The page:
Authorities hope to protect the integrity of the London Olympics by holding daily meetings to analyze any suspicious betting patterns and assess if any athletes are deliberately underperforming for personal profit.

The International Olympic Committee has warned that betting and match-fixing could pose a bigger threat to sports than doping.

And with the Olympics four months away, Britain has unveiled plans to prevent sports in the country being further undermined by corruption after four cricketers were jailed in the last four months for fixing parts of matches.

The daily anti-corruption meetings will involve the IOC, Britain's Gambling Commission, police, the Border Agency and games organizers. They will report their findings to Interpol and the IOC.

"What is being put in place is a comprehensive structure of support to assess the extent of any undue movements in the market," British Olympic Association chairman Colin Moyinhan said Monday. "The betting exchanges will also be monitored closely as there is the possibility of betting to lose."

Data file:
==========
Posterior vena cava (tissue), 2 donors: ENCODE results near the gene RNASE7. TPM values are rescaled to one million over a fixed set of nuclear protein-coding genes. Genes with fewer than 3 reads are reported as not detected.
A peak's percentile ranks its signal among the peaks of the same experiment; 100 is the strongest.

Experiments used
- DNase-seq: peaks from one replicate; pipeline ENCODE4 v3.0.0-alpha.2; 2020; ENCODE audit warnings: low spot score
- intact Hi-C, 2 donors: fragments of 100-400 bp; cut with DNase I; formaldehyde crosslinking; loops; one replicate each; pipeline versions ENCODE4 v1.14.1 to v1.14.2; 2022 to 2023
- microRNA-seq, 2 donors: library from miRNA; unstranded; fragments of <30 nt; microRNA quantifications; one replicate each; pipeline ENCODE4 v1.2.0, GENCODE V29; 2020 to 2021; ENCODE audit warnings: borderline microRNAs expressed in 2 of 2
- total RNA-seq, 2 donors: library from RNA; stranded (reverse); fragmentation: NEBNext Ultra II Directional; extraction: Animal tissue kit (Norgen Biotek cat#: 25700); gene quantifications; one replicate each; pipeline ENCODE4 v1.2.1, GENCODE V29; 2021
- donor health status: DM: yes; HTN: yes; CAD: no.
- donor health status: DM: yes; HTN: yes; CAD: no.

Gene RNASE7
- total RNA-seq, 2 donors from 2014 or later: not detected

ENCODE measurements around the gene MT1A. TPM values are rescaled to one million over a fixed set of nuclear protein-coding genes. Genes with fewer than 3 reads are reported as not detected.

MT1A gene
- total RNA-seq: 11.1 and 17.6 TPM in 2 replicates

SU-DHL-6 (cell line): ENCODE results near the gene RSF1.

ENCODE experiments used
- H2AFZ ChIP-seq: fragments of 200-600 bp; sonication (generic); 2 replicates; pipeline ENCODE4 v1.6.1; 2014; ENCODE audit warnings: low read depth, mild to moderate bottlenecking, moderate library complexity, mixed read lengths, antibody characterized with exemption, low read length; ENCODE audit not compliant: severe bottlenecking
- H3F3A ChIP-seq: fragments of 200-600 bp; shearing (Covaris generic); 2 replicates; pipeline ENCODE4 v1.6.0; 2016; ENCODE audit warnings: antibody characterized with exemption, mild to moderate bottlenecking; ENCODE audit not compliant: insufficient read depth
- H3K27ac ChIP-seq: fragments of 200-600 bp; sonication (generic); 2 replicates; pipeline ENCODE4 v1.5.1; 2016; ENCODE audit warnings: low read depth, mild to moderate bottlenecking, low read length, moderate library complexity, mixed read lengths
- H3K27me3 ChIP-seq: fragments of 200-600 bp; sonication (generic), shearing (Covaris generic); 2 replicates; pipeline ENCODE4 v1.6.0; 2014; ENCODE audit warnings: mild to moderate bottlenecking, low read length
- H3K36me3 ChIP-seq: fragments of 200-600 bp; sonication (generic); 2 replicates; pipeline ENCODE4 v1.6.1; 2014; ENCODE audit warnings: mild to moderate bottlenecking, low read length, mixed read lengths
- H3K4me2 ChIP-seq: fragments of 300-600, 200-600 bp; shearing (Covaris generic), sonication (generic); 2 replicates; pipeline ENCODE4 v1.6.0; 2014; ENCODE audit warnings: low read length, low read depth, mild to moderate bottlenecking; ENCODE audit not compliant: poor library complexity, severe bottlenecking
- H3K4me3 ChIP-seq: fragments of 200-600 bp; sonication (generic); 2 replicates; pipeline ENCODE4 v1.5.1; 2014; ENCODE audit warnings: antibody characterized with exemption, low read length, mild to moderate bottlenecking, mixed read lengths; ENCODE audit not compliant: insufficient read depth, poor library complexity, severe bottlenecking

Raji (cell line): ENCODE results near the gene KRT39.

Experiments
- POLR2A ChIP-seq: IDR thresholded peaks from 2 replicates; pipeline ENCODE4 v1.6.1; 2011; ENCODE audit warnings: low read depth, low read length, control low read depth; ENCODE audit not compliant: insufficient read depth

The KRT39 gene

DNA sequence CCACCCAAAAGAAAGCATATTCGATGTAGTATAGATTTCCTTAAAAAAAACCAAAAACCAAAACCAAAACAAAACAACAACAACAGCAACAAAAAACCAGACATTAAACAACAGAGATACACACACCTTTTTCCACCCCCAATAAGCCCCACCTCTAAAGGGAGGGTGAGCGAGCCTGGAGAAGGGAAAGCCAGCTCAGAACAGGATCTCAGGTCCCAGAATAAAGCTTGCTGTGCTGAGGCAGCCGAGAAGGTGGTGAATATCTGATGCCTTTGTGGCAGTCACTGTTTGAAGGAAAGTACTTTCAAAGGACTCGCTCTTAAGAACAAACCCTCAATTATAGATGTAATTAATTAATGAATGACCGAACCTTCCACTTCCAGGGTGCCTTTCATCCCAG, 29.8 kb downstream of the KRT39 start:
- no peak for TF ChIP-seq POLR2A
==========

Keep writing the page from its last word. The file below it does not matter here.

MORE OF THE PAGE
The illegal gambling industry is believed to be worth tens of billions of dollars annually, according to figures presented at an IOC conference earlier this month.

"At the moment it is perfectly legal to spot bet on all sports, for example to make a spot bet on first short corner in (field) hockey," Britain's Sports Minister Hugh Robertson said at a briefing.

"Up until this point illegal betting has not been a huge problem at the Olympics but it was difficult to monitor in Beijing and this is a new threat and an evolving threat."

But even if suspicions are raised about an athlete, authorities won't have the power to intervene to stop them from competing due to the current limitations of the law.

"An athlete won't be pulled prior to that event as nothing will have happened," Robertson said. "An offense has not been committed until it has actually happened."

The IOC monitored betting patterns during the 2008 Beijing Olympics and 2010 Vancouver Games, but found nothing irregular or illegal.

British athletes are banned from betting on any Olympic sport under their BOA contract.